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This means that action will appear to maximize Bayesian model evidence – and the entropy (dispersion) of the internal states and their Markov blanket. This is exactly consistent with the good regulator theorem (every good regulator is a model of its environment) External statesInternal states But what about the Markov blanket?

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In summary, for any ergodic random dynamical system: The existence of a Markov blanket necessarily implies a partition of states into internal states, their Markov blanket (sensory and active states) and external or hidden states. Active inference : internal states appear to infer the hidden causes of sensory states (by maximizing Bayesian evidence). By the circular causality induced by the Markov blanket, sensory states depend on active states, rendering inference active or embodied. Autopoiesis : Because active states change – but are not changed by – external states they will appear to minimize the dispersion (entropy) of internal states and their Markov blanket. This means active states will appear to maintain the structural and functional integrity of the Markov blanket.

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Overview The statistics of life Markov blankets and ergodic systems simulations of a primordial soup The anatomy of inference graphical models and predictive coding canonical microcircuits Action and perception perceptual omission responses simulations of action observation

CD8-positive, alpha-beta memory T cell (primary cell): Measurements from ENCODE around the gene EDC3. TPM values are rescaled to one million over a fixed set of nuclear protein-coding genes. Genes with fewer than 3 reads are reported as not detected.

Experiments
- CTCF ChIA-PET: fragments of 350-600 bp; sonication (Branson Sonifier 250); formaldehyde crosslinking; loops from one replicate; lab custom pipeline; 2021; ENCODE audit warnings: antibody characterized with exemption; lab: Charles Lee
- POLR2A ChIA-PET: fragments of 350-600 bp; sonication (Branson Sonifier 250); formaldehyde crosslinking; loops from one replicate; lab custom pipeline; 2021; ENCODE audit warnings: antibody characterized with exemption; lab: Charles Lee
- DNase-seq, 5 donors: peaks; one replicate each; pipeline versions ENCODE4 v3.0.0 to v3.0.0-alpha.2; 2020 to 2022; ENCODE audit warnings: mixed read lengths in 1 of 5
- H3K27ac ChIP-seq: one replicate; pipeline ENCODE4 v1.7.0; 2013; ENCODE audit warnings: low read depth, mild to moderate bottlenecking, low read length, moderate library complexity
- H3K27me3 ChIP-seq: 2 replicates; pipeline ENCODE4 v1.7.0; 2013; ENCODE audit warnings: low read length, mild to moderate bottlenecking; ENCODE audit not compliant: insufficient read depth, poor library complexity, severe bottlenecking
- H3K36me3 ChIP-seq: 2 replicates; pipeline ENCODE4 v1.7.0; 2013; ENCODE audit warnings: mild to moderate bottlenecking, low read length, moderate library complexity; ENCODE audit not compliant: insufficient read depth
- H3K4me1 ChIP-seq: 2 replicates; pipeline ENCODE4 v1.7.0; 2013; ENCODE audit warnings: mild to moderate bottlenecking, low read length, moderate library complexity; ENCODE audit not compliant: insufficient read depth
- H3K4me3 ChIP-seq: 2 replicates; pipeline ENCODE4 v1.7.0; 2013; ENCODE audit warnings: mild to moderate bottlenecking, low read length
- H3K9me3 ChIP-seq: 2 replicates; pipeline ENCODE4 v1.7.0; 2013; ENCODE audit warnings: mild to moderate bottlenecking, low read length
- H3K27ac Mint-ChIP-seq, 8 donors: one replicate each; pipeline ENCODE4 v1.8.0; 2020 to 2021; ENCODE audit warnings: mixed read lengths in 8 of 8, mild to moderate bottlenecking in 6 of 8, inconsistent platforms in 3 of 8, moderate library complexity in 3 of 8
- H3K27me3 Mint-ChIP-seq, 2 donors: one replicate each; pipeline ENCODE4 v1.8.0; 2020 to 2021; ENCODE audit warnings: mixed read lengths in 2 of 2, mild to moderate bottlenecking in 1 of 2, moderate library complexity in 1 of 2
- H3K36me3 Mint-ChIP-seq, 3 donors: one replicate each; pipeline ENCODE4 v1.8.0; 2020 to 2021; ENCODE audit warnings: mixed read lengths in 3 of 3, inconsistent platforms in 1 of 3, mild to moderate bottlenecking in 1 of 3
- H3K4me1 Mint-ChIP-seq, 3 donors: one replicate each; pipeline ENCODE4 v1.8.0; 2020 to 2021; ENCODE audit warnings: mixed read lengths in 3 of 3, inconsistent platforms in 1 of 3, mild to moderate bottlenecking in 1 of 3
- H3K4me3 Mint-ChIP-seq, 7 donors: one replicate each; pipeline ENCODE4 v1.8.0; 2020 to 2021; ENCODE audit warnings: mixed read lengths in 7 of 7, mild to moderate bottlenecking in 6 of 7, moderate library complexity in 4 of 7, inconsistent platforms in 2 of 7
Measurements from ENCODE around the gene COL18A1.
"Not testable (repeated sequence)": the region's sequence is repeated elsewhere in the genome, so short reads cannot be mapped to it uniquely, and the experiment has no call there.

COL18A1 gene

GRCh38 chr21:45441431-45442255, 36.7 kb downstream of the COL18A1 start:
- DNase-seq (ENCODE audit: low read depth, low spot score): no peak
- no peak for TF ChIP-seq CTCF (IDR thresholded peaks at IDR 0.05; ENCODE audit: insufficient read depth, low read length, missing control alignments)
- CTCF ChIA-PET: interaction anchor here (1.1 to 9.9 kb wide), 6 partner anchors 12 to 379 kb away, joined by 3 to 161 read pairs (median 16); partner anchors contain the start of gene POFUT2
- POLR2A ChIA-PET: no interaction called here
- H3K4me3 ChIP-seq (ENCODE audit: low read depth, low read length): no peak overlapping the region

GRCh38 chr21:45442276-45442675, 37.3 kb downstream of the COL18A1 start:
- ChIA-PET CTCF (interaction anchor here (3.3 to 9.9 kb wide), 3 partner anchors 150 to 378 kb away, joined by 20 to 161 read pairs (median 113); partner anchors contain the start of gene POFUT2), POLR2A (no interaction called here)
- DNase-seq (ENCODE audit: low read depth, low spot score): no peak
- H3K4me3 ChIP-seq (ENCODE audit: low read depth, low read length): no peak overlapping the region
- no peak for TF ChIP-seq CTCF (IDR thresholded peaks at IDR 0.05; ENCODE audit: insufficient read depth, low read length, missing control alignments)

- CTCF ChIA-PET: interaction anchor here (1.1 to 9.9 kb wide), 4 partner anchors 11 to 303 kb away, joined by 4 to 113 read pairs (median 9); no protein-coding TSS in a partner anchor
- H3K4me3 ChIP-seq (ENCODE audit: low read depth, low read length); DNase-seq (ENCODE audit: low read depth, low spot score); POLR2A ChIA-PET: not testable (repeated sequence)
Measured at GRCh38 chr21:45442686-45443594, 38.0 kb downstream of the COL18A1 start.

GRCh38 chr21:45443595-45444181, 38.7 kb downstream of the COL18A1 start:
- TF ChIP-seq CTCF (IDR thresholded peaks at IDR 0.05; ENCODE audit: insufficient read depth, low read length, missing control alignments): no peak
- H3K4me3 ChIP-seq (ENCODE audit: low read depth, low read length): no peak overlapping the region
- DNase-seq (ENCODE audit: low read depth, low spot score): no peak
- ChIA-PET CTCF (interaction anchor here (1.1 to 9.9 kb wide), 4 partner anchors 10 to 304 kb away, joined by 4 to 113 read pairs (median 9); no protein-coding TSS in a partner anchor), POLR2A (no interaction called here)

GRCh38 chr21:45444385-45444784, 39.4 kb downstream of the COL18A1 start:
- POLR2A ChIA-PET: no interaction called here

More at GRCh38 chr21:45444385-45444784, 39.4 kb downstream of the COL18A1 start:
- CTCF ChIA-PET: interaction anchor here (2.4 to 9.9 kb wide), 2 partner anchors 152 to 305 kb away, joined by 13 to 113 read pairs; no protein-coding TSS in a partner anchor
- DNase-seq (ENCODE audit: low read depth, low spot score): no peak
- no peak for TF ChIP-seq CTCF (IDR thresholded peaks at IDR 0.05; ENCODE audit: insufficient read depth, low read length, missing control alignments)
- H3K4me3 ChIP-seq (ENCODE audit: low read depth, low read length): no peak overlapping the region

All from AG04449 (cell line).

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Position Simulations of a (prebiotic) primordial soup Weak electrochemical attraction Strong repulsion Short-range forces

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Element Adjacency matrix 20406080100120 20 40 60 80 100 120 Markov Blanket Hidden states Sensory states Active states Internal states Markov Blanket = [ B · [eig(B) > τ]] Markov blanket matrix encodes the children, parents and parents of children Finding the (principal) Markov blanket

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Active inference – a prebiotic stimulation experiment

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Autopoiesis and oscillator death – a prebiotic lesion experiment